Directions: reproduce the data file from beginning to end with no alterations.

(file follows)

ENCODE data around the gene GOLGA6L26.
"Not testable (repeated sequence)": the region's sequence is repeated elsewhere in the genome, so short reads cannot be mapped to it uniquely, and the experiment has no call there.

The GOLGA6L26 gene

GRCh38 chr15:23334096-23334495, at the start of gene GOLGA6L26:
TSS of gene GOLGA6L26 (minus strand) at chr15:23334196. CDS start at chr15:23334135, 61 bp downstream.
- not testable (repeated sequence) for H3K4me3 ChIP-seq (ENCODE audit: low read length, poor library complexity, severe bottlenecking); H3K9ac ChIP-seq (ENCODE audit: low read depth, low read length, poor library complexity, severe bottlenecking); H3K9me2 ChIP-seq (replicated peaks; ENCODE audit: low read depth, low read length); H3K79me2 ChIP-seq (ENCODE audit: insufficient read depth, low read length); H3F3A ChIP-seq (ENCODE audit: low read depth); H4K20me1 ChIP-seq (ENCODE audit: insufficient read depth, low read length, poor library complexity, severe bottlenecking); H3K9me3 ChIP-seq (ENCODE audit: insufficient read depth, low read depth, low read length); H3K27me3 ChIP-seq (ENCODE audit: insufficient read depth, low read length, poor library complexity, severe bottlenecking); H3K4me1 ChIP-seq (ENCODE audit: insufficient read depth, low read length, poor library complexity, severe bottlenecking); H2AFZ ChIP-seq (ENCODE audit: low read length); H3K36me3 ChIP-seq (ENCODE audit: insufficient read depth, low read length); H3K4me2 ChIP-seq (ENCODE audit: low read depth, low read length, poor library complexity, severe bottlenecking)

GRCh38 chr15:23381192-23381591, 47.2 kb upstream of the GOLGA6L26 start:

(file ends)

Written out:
ENCODE data around the gene GOLGA6L26.
"Not testable (repeated sequence)": the region's sequence is repeated elsewhere in the genome, so short reads cannot be mapped to it uniquely, and the experiment has no call there.

The GOLGA6L26 gene

GRCh38 chr15:23334096-23334495, at the start of gene GOLGA6L26:
TSS of gene GOLGA6L26 (minus strand) at chr15:23334196. CDS start at chr15:23334135, 61 bp downstream.
- not testable (repeated sequence) for H3K4me3 ChIP-seq (ENCODE audit: low read length, poor library complexity, severe bottlenecking); H3K9ac ChIP-seq (ENCODE audit: low read depth, low read length, poor library complexity, severe bottlenecking); H3K9me2 ChIP-seq (replicated peaks; ENCODE audit: low read depth, low read length); H3K79me2 ChIP-seq (ENCODE audit: insufficient read depth, low read length); H3F3A ChIP-seq (ENCODE audit: low read depth); H4K20me1 ChIP-seq (ENCODE audit: insufficient read depth, low read length, poor library complexity, severe bottlenecking); H3K9me3 ChIP-seq (ENCODE audit: insufficient read depth, low read depth, low read length); H3K27me3 ChIP-seq (ENCODE audit: insufficient read depth, low read length, poor library complexity, severe bottlenecking); H3K4me1 ChIP-seq (ENCODE audit: insufficient read depth, low read length, poor library complexity, severe bottlenecking); H2AFZ ChIP-seq (ENCODE audit: low read length); H3K36me3 ChIP-seq (ENCODE audit: insufficient read depth, low read length); H3K4me2 ChIP-seq (ENCODE audit: low read depth, low read length, poor library complexity, severe bottlenecking)

GRCh38 chr15:23381192-23381591, 47.2 kb upstream of the GOLGA6L26 start: